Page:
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Sunday, July 29, 2012

What's in a name: the power of ignorance and word association in politics.

In the recent GOP primary in my state there was, once again, a statewide contest in which I had to choose between two weak candidates. One candidate - let's call him 'Skunk'-  has been featured on these pages before; based on private interactions I believe him to be racist and intemperate. The second candidate, 'Eagle', was a cipher. He ran no campaign and had no web presence. As far as I could tell, he filed to run and then forgot about it. I had no idea what his policy positions were.
   Faced with choosing the hard campaigning Skunk, the retiring Eagle, or simply leaving one line blank on my ballot, I took the partisan path. I voted for Skunk. I reasoned that his racism was irrelevant to the particular office he was pursuing. Moreover, his racism was not publicly known; so, it might not taint the party by association. Skunk's background and expertise was also highly germane to the office he pursued. Moreover, I wanted the GOP to  capture the office. If Eagle refused to campaign in the primary, he would be annihilated in the general election.
   I was amazed to learn that Eagle won the primary. I chortled when I heard his acceptance speech at the GOP state convention. He acknowledged that he had not campaigned and was honored that the People had chosen him. It was therefore their campaign, the People's campaign. ...The rest was too incoherent to remember.
   So, how did Eagle beat Skunk? Word association. Skunk's and Eagle's real names were respectively associated with negative connotations like skunk, or positive connotations like eagle. Time and again I find that most voters, even the more motivated primary voters, have no acquaintance with any candidates other than the top of the ticket; so, they cast a random vote or allow themselves to be swayed by a pleasant name.
  In this instance, perhaps pervasive ignorance will lead to the optimal result. I had to hold my nose to vote for Skunk. Perhaps, continued ignorance and pleasant names will prevail in the general election, and Eagle will be elected. Perhaps we will be luckier yet and the Eagle cipher will actually be elected and competently perform his duties after election. I wish, however, that luck was not the major determining factor in so many elections.

Sunday, July 1, 2012

Parsing Roberts's Obama Care Ruling

After days of fuming over Justice Roberts's egregious Obama Care decision, I shocked myself this morning by finding grounds on which to support his ruling. I still abhor Obama Care; I merely note that I can make some logical (but probably not legal, given my lack of legal expertise) support for the awful decision. I will have to begin by assuming that it is reasonable and correct for Roberts to redefine the penalty as a tax. Such procedural questions are outside my bailiwick. The reduced question I wish to consider is:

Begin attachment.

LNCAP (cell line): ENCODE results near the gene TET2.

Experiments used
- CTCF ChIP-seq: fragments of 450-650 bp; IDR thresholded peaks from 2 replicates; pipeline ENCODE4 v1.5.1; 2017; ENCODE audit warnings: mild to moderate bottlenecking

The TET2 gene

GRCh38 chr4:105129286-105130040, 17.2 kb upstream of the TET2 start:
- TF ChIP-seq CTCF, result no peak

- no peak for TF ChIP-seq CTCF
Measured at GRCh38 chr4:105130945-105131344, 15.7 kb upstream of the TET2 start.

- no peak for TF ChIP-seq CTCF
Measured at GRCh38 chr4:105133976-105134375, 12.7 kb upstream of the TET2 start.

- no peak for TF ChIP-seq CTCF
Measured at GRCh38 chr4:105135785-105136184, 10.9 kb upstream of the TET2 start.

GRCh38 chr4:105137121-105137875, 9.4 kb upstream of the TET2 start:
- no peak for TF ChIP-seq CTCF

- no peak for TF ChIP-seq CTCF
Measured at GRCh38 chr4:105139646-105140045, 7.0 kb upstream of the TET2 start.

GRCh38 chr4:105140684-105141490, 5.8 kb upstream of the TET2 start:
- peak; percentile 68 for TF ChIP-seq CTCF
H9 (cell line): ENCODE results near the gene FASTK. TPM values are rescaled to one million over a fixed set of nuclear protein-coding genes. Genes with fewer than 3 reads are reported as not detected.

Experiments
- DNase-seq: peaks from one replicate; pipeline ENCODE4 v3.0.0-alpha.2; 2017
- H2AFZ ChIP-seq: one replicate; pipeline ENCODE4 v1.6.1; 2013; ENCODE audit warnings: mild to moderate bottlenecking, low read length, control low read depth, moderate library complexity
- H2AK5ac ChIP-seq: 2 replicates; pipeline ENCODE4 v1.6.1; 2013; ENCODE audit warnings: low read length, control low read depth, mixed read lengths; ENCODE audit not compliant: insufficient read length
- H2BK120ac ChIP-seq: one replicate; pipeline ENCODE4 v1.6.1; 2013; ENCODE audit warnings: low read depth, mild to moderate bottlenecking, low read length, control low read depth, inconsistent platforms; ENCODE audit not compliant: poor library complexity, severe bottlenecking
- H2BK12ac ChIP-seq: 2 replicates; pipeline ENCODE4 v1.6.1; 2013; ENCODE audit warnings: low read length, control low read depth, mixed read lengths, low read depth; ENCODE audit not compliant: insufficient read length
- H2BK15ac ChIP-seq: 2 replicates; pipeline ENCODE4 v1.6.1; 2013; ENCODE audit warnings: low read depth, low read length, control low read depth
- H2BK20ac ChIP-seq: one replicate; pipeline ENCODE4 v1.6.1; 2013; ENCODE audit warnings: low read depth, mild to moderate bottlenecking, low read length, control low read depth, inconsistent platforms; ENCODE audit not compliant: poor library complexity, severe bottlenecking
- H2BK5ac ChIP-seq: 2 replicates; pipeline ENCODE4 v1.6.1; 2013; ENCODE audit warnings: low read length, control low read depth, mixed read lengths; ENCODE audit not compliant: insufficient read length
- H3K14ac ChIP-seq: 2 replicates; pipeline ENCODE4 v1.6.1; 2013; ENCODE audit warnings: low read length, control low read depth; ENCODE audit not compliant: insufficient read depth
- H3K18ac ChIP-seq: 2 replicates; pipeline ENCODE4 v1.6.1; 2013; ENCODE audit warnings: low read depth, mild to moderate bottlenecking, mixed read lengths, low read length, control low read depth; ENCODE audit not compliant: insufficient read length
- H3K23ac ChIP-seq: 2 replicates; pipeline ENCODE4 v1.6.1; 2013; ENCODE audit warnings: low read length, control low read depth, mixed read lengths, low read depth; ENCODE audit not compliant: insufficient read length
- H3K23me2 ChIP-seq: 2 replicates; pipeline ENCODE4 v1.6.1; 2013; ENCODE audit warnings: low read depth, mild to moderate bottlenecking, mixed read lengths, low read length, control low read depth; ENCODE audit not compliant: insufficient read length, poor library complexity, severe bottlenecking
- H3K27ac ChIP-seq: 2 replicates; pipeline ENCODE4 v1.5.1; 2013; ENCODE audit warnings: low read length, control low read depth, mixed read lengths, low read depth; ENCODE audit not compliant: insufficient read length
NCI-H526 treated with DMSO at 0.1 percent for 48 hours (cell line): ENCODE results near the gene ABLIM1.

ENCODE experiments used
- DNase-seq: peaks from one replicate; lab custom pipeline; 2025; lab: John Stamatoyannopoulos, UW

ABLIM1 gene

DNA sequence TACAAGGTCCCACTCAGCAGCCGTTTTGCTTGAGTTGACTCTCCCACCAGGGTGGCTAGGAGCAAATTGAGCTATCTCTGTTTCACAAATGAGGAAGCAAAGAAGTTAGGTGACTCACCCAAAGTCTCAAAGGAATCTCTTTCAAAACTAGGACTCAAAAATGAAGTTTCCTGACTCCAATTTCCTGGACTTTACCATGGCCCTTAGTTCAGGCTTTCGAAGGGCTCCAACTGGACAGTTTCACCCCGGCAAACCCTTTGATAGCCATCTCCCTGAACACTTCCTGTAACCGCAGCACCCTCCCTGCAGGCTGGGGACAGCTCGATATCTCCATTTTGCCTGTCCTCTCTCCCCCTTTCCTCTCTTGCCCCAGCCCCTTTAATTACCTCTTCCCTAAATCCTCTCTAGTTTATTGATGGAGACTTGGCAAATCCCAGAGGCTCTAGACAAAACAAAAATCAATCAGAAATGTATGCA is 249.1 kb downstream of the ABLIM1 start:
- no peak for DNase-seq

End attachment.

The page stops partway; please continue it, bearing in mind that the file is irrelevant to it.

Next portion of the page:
Is it a significant expansion of federal power to say that the government has the right to coerce participation in commerce by means of the tax code?
  To remove partisan considerations from this question, recall that most Republican plans for correcting the distortions in the health care market include giving individuals an income tax deduction for purchasing health insurance. Therefore, the GOP plan (which I have heretofore supported) includes a measure which reduces taxes (a penalty by another name, according to Roberts) for those who purchase health insurance. This is logically equivalent (plus or minus a tax increase) to penalizing those who do not purchase health care. Of course, the Democratic plan implies an implicit tax increase, whereas the GOP plan does not. So, in the large, the two approaches differ on the mandate issue only on the issue of tax rates. No one argues that Congress does not have the right to raise our taxes. Hence, if we grant Roberts's redefinition of the penalty as a tax,  the two parties seem to agree that the mandate is constitutional.

Of course Obama Care is not the first instance of the federal government requiring, through taxes/penalties participation in commerce. Every year when I pay my income taxes, I pay the penalty for not participating in the home mortgage market. My taxes are higher than those of my colleagues with large mortgages. Nonetheless, despite these penalties, I have refused to buckle to federal coercion to support the banks by selling them a mortgage on my home.

  As I chew on this thought, I still come to a different conclusion than Roberts. Roberts's argument is essentially that Obama Care is the reductio ad absurdum of our current taxing policies. That mortgage deductions pave the way for Obama Care do not justify the latter in my mind. Instead, it suggests that such tax policies contain hidden erosions of our freedoms and should be disposed of with Obama Care.